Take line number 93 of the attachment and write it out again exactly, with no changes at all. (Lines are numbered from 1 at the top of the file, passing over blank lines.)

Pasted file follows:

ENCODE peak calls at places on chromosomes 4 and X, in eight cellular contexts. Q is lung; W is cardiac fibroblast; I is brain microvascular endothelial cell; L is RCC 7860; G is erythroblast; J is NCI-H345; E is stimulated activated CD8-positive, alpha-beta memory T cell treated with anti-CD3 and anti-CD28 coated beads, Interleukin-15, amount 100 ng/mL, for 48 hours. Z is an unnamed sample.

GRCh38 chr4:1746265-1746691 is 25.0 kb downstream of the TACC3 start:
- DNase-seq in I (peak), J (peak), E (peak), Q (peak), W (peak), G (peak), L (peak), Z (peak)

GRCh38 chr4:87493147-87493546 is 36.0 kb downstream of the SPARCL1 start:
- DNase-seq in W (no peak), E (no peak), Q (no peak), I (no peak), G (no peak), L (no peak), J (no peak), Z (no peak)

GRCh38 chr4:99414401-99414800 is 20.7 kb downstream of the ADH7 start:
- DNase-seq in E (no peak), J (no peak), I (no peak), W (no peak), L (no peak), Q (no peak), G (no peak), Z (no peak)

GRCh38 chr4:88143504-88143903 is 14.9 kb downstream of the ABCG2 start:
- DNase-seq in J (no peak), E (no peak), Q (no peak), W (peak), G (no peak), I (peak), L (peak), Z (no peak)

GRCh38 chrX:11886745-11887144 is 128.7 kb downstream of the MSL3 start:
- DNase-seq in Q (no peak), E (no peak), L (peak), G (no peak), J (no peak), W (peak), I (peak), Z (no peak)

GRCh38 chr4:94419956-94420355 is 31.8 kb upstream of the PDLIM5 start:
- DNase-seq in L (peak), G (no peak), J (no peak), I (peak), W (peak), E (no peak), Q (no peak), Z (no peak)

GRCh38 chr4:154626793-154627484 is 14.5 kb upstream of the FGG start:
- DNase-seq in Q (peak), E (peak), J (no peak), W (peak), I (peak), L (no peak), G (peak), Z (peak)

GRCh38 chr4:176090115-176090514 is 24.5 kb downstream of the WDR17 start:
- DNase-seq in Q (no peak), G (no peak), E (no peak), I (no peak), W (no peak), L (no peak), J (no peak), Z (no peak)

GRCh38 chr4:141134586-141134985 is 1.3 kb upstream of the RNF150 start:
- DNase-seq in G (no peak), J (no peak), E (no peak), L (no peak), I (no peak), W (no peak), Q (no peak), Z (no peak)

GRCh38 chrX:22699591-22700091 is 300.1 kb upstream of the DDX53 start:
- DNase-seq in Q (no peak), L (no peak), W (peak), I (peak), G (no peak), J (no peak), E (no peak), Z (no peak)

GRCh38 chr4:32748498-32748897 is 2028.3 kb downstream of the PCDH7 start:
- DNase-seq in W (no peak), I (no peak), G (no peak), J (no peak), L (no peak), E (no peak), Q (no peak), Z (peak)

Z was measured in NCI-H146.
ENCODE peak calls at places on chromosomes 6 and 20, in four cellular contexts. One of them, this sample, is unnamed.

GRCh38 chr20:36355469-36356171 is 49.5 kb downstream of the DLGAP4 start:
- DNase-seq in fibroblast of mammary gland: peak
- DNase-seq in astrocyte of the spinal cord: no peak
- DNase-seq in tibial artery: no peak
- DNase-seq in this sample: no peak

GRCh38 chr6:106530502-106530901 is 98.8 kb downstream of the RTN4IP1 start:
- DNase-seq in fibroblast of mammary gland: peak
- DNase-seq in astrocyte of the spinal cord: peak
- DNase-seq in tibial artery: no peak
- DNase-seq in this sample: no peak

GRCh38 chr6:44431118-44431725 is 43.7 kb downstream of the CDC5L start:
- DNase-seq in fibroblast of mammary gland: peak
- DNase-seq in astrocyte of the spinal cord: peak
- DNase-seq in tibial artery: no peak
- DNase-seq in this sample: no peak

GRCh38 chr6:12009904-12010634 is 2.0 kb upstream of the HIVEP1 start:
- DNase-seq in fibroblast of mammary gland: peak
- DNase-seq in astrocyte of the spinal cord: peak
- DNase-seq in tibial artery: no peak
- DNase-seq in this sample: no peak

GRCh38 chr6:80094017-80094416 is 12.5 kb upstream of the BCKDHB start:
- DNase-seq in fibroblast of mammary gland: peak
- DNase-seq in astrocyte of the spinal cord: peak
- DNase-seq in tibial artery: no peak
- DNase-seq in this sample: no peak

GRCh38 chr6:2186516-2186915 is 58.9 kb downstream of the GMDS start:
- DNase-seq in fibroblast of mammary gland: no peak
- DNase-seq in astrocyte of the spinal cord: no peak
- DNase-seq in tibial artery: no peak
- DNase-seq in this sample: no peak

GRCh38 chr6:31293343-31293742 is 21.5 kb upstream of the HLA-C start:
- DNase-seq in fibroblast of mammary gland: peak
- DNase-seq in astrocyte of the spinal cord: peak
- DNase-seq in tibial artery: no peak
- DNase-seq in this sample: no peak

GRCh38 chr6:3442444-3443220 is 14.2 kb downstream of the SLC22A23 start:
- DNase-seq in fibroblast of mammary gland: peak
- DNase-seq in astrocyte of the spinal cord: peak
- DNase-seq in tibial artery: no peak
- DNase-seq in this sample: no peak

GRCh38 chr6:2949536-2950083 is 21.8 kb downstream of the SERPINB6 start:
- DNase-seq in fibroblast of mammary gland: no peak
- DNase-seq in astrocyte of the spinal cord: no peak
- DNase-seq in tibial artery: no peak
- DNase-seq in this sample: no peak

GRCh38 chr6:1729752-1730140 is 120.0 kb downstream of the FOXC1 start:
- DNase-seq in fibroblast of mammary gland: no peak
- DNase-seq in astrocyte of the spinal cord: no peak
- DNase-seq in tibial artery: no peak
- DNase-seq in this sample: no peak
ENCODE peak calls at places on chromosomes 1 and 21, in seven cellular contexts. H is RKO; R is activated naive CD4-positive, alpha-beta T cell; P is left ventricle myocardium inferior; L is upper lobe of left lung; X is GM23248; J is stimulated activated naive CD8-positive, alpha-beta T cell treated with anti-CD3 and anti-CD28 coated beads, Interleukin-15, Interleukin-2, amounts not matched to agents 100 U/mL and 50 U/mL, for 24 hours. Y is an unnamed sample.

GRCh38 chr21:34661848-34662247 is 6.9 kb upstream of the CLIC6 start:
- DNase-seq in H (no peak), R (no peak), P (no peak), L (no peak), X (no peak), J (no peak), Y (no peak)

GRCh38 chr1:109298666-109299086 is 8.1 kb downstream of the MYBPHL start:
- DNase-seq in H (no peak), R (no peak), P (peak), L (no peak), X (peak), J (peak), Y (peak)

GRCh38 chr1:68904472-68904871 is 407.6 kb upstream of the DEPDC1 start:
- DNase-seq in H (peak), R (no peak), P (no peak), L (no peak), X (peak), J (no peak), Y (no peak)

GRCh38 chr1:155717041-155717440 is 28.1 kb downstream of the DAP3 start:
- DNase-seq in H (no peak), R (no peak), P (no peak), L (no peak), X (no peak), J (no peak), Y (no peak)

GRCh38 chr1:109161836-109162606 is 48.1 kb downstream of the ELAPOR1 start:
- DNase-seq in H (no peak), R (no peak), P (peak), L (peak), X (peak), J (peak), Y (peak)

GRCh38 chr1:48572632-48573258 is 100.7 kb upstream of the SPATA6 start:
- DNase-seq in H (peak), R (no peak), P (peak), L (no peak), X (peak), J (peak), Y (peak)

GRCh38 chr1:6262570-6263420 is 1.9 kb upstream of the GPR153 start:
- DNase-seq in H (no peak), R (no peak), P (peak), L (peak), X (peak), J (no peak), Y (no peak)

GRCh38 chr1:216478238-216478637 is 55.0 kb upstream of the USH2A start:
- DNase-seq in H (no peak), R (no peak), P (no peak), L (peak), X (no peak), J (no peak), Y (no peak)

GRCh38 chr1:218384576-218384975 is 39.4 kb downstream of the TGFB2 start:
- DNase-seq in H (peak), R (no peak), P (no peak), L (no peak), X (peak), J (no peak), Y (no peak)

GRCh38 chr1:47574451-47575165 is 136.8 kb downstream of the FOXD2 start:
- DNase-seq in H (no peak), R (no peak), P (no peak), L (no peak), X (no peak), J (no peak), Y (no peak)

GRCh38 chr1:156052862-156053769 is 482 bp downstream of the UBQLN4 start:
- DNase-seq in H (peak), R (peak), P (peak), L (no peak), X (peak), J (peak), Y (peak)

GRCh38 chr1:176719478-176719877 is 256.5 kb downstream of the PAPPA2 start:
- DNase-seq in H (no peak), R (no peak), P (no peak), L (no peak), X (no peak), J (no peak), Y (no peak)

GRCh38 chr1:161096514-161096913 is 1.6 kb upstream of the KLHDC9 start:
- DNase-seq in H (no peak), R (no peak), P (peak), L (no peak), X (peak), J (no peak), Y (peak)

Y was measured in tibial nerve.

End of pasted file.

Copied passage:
GRCh38 chr1:218384576-218384975 is 39.4 kb downstream of the TGFB2 start: